Tuesday, April 20, 2010
I think I stood next to David Byrne on an elevator tonight!
Tonight, I was riding the elevator in a older Chelsea building. Nothing special about that. I rarely look at the people who surround me on a crowded elevator, especially during "rush hour"--all I can think about is getting home on the subway in one piece. This night, of all nights, would prove to be different.
There were three people (including myself) waiting for the elevator to arrive: me, the "suit," and the man wearing a t-shirt. I remembered the t-shirt more than the suit. Not because I prefer cotton over polyester (which I do) but mainly because the man wearing the t-shirt was holding three shopping bags, including one which may have contained his dinner for the night.
When the elevator arrived, the suit walked on first (chivalry is dying) then I assume that the t-shirt will follow the suit. Instead, he motions over to me and insists that I walk on first (but not dead yet). The suit quickly hits "4," I stretched out from the back of the elevator to reach "8," and the t-shirt hits "7."
As we're slowly bumping up floor by floor, the t-shirt turns to the suit and says, "Wow, that is some strong, flavorful gum there." The suit laughs. I give a smirk on the outside, but I laugh hysterically in my head. "It's strawberry and lime," the suit replies to the t-shirt. "It really does smell like sugar-coated strawberries," I think to myself.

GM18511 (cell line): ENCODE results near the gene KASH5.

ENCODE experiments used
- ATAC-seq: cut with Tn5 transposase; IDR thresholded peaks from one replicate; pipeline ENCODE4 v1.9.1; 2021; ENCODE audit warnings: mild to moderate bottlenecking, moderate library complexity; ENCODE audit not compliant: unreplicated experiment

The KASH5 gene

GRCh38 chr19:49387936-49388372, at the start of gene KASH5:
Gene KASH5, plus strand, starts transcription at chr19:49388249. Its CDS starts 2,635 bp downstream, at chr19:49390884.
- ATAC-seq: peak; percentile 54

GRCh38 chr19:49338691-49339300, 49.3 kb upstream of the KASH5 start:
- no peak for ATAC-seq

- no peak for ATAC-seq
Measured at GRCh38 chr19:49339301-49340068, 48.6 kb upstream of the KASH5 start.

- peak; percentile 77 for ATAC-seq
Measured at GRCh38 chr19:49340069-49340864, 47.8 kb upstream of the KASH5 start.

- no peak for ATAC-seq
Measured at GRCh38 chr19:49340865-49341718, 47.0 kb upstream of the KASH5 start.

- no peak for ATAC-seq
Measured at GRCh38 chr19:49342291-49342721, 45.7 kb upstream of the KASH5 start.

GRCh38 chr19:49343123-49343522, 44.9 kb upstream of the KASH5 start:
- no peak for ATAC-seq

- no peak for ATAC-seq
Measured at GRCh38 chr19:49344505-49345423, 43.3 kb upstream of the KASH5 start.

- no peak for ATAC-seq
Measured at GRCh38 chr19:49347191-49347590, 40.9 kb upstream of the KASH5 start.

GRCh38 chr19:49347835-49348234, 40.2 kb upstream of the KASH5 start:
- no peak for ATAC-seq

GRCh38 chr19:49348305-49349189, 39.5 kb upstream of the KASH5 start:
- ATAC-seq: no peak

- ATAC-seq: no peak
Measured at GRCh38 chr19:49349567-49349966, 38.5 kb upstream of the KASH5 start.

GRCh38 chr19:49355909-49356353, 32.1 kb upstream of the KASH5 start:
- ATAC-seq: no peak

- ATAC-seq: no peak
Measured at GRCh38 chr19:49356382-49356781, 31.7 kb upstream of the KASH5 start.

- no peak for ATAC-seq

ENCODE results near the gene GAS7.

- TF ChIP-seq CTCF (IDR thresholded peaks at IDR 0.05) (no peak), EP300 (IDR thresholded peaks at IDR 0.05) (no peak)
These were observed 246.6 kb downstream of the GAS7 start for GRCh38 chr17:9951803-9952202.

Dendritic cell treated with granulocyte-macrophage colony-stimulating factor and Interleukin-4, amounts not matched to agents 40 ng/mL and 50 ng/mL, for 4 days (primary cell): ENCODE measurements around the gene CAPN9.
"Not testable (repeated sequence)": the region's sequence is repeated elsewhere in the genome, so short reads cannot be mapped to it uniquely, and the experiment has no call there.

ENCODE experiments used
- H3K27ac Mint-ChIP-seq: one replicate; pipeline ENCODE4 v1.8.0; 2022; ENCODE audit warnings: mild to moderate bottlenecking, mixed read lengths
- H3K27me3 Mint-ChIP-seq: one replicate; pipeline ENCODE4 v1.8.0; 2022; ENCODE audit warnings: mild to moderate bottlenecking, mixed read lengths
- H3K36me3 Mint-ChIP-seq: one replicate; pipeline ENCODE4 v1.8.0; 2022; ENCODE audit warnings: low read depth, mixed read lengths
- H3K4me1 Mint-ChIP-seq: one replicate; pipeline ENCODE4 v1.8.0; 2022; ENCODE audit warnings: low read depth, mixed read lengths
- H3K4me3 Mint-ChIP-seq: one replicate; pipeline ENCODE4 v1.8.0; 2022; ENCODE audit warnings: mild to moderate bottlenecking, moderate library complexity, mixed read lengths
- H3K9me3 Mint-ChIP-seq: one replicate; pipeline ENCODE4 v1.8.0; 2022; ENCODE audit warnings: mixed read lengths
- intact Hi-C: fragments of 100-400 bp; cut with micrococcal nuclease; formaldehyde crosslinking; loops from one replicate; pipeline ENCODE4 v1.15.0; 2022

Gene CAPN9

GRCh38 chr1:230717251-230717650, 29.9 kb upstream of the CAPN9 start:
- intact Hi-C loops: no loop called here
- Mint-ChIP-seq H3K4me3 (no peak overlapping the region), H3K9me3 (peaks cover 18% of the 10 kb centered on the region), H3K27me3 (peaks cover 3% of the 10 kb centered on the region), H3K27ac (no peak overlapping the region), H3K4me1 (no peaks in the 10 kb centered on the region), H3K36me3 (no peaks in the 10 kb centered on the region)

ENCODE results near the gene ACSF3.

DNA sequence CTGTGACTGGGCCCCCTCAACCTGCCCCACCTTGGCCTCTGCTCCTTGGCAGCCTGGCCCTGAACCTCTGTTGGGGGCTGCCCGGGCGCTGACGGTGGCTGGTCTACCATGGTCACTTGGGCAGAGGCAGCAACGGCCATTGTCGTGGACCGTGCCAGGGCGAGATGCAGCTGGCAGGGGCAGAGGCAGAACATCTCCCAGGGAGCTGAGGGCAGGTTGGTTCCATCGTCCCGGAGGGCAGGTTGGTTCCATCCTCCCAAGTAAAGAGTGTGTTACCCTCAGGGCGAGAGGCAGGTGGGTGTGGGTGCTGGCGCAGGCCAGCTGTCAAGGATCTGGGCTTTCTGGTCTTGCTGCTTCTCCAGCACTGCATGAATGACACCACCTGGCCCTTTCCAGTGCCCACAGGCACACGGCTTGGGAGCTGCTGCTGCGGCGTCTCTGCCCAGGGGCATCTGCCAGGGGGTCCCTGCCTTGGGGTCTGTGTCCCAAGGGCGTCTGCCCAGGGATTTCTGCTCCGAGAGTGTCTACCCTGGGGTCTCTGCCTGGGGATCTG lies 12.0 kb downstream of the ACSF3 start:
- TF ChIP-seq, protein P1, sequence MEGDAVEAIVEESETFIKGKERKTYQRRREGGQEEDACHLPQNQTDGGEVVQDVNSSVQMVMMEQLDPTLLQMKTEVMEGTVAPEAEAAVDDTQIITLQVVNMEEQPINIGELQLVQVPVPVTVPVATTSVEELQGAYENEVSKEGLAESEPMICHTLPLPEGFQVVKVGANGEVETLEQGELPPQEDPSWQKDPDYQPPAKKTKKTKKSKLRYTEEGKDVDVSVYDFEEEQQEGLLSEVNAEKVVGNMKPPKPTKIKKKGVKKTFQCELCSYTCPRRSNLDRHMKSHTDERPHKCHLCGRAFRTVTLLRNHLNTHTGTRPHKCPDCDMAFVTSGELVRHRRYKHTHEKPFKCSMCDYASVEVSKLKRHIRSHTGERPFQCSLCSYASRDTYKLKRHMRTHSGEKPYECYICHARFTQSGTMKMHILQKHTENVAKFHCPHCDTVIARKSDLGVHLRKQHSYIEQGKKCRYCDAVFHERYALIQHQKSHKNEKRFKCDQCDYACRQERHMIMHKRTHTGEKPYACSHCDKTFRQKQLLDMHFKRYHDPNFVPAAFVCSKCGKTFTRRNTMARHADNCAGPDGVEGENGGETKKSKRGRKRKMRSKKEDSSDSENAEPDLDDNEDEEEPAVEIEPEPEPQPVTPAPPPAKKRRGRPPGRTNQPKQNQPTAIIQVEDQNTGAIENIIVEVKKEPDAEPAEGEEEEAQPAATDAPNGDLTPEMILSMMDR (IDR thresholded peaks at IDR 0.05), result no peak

We arrive at "4" and the suit quickly leaves the elevator with great relief. Once the door closes, the t-shirt turns to me and says, "Boy, that was some strong gum, huh?"
"I can still smell it all over," I respond. I looked at him again after saying it. Despite the scruffy beard and the dark-framed eye wear, I recognized that face. I knew that I was familiar with that toothy grin and the spiky hair--despite its grey, near-white state. And then images of "the big suit" and the "Once In A Lifetime" video popped into my head. "This is David Byrne!! I'm sure of it!!" thinking to myself.
I never received confirmation of his "true" identity (didn't want to scare the man). Once the elevator made it to "7," we parted ways. "Have a good night," he says. "You do the same." And that's it.
Perhaps I should have said something "more real" to him. I wish I had told him that I was a writer or that I loved his music for years or asked about a Talking Heads reunion. I wish I could have talked more about the music that inspired him growing up and asked him what he thinks about the music industry today. But then I thought, just like me, he's also looking forward to enjoying his shopping bag filled with groceries, trying to put an end to another long day.
David Byrne, if you're out there and happen to read this, thank you for your music--and for proving that chivalry is not dead.